Biden cites “society blame” for guns

WASHINGTON (AP) — President Joe Biden on Wednesday said the United States “should have a sense of social guilt” for slow action on limiting access to firearms on the 10th anniversary of the mass shooting at the Sandy Hook Elementary School.

Twenty students and six educators died in the Newtown, Connecticut, school massacre that shocked the nation. Biden was using the anniversary to renew his call to ban assault-style weapons like the one used in the Sandy Hook shooting, as well as high-capacity magazines.

“We should have some social guilt for taking too long to address this issue,” Biden said in a statement. “We have a moral obligation to pass and enforce laws that can prevent these things from happening again. We owe it to the brave, young survivors and families who lost part of their soul a decade ago to turn their pain into purpose.”

Biden was vice president at the time of the shooting and was chosen by then-President Barack Obama to lead an ill-fated attempt to tighten gun laws. He said he and his wife, first lady Jill Biden, were praying for the victims and their families.

It was only after the mass shooting at Robb Elementary School in Uvalde, Texas, that Congress this summer passed the most substantial gun reforms in decades, targeting so-called “ghost guns” that have no numbers serious, yet Biden’s calls for more aggressive action, including a ban on assault-style weapons, have met stiff opposition in Congress.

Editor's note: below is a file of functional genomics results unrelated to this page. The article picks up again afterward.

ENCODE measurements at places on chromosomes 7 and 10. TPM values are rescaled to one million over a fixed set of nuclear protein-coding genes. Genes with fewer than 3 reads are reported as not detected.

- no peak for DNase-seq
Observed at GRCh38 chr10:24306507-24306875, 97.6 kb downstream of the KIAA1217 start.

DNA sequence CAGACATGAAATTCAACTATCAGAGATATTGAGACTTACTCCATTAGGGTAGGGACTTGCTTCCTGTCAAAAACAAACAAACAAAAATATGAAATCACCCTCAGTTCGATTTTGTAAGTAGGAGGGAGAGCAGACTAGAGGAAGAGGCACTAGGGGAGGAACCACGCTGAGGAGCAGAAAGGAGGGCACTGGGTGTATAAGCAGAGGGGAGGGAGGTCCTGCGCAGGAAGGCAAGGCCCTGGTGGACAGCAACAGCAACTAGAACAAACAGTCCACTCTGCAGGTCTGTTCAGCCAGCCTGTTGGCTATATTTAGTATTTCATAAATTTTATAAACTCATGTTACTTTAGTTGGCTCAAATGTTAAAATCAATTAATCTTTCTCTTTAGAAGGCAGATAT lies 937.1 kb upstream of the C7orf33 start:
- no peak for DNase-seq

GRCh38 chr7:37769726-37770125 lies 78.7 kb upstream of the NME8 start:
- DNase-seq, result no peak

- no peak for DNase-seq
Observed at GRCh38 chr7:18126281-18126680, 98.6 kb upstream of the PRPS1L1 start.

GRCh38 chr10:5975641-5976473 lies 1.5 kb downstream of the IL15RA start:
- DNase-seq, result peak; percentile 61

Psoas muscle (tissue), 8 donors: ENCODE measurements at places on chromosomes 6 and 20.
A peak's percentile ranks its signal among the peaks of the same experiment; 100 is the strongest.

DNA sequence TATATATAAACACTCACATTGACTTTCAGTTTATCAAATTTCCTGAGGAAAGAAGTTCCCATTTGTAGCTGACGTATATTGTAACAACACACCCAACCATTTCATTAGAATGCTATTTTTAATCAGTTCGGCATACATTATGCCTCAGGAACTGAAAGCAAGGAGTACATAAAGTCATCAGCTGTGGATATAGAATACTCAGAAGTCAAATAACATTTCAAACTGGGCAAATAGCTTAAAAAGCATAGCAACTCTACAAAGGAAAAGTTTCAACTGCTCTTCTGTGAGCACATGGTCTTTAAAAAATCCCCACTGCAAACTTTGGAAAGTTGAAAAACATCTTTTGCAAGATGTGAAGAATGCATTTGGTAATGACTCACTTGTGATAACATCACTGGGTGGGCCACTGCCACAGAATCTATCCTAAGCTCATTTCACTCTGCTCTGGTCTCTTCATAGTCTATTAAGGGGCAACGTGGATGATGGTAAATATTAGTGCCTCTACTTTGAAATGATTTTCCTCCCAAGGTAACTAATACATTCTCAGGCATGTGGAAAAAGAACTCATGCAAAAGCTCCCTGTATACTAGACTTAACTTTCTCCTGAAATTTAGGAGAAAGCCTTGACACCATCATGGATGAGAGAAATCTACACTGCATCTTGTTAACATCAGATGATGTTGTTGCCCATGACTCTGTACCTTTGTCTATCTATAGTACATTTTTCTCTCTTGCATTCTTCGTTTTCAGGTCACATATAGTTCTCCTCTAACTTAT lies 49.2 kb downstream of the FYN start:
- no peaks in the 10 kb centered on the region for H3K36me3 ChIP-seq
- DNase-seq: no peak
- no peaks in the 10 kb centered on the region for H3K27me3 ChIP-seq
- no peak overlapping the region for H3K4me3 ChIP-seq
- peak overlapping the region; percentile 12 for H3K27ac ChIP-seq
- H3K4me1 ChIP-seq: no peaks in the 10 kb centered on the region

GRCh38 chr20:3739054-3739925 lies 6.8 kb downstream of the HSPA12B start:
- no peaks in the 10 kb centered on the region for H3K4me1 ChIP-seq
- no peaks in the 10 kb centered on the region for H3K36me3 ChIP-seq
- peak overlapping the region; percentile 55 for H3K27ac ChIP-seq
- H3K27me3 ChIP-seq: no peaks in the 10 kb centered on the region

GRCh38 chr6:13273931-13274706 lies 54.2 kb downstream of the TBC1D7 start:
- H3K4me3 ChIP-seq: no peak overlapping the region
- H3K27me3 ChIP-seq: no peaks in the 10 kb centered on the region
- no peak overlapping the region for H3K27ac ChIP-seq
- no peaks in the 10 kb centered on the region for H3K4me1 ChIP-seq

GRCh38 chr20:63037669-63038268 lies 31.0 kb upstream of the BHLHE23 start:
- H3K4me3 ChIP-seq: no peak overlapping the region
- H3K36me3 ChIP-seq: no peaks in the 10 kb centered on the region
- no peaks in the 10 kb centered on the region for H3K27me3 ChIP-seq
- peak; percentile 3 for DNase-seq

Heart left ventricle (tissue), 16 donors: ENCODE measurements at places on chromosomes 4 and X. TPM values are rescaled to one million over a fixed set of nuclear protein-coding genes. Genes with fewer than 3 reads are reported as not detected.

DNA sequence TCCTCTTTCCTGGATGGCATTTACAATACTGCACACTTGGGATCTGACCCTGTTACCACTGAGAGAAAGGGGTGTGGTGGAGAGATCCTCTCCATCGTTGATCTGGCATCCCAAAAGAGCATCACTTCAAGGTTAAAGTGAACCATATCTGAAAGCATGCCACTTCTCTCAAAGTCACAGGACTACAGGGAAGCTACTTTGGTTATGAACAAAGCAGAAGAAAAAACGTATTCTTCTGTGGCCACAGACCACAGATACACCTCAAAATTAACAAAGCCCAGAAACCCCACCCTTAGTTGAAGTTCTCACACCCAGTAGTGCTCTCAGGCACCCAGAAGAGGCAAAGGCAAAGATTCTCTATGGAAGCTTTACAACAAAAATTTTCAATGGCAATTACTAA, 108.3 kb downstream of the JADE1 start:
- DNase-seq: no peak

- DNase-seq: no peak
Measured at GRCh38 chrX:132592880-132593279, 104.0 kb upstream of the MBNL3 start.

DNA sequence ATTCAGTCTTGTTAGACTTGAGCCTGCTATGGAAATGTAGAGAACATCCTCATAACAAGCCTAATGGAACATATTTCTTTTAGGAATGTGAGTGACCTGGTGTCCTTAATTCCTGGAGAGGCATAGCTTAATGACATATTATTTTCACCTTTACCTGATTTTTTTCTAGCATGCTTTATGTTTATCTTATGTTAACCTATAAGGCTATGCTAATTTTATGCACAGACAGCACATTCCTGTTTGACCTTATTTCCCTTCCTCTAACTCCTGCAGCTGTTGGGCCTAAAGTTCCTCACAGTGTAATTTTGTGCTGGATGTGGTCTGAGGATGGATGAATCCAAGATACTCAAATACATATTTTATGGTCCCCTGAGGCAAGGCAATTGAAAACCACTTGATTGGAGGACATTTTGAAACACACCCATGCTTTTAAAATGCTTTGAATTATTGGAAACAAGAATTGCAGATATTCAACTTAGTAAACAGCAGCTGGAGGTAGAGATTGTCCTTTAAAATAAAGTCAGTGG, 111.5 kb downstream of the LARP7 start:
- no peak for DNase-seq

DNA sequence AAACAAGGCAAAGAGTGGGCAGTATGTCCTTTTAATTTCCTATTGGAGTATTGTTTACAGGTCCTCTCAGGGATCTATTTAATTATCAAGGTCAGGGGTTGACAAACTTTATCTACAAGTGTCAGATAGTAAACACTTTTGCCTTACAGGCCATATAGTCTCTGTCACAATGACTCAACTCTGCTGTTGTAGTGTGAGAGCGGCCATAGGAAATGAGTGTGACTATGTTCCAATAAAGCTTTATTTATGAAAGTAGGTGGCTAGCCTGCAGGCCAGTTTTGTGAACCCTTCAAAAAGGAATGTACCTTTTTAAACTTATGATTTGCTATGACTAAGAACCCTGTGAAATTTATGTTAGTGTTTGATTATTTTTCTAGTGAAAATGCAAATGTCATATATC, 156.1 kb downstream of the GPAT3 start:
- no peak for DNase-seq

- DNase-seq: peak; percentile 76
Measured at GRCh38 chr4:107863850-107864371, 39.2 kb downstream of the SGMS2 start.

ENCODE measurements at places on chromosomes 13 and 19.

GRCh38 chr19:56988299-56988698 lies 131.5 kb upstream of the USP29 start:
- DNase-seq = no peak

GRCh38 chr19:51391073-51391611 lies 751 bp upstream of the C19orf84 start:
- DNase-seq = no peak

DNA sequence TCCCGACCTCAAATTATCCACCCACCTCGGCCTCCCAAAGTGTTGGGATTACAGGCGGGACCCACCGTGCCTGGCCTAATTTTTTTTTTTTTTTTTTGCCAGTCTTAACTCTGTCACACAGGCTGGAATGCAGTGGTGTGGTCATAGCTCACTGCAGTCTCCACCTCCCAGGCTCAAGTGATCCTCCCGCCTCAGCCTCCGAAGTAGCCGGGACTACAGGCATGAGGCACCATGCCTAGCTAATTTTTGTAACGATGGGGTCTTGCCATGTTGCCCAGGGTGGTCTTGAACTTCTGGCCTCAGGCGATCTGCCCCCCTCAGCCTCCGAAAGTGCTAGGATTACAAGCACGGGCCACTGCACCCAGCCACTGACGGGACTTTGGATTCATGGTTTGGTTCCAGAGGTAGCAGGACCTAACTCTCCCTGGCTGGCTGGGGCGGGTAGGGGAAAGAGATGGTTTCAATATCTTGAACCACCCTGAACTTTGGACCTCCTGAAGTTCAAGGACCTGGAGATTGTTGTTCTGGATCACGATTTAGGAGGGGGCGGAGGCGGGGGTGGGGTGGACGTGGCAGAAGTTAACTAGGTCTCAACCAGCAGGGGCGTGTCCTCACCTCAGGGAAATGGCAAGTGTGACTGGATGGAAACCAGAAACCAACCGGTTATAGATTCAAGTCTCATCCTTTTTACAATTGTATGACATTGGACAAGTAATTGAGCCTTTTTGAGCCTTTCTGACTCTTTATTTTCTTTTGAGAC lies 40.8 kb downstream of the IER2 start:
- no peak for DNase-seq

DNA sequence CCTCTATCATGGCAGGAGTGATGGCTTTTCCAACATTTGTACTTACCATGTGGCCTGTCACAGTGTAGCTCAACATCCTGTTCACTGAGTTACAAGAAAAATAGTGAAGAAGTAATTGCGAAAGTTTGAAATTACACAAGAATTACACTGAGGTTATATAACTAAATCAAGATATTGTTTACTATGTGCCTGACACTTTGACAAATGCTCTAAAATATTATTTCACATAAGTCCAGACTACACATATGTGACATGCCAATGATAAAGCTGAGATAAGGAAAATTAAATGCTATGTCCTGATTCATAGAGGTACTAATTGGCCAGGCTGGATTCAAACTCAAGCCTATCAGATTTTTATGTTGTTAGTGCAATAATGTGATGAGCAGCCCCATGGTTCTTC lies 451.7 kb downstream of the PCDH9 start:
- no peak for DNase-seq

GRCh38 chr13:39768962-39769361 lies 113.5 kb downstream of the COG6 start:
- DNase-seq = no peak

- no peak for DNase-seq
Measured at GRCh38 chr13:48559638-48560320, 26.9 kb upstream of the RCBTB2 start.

“Enough is enough,” Biden said. “Our obligation is clear. We must eliminate these weapons that have no other purpose than to kill people in large numbers. It is within our power to do so, not only for the sake of the lives of the innocents lost, but also for the survivors who still hope.”

There were no official remembrances Wednesday in Newtown, in keeping with the city’s tradition of quiet reflection. Several churches held memorial services.

On Wednesday, there was a twist in town for the Catherine Violet Hubbard Animal Sanctuary, named after a 6-year-old animal lover who died in the shooting.

“Catherine’s legacy lives on in sanctuary, a place where all creatures know safety and kindness,” Catherine’s mother, Jenny Hubbard, said in a statement.

Connecticut Governor Ned Lamont, a Democrat, said in a video message posted on social media, “Newtown, you are always in our hearts.”

The state passed new gun controls after the massacre, including bans on some semi-automatic rifles and large-capacity magazines.

“What would be even more tragic — if we didn’t learn and do everything we can to make sure a tragedy like this is less likely to happen again,” Lamont said.

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